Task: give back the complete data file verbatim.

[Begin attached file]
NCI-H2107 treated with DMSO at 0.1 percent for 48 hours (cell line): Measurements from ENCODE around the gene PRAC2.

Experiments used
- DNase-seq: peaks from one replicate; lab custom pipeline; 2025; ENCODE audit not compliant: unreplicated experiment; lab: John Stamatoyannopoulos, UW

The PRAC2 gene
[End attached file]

NCI-H2107 treated with DMSO at 0.1 percent for 48 hours (cell line): Measurements from ENCODE around the gene PRAC2.

Experiments used
- DNase-seq: peaks from one replicate; lab custom pipeline; 2025; ENCODE audit not compliant: unreplicated experiment; lab: John Stamatoyannopoulos, UW

The PRAC2 gene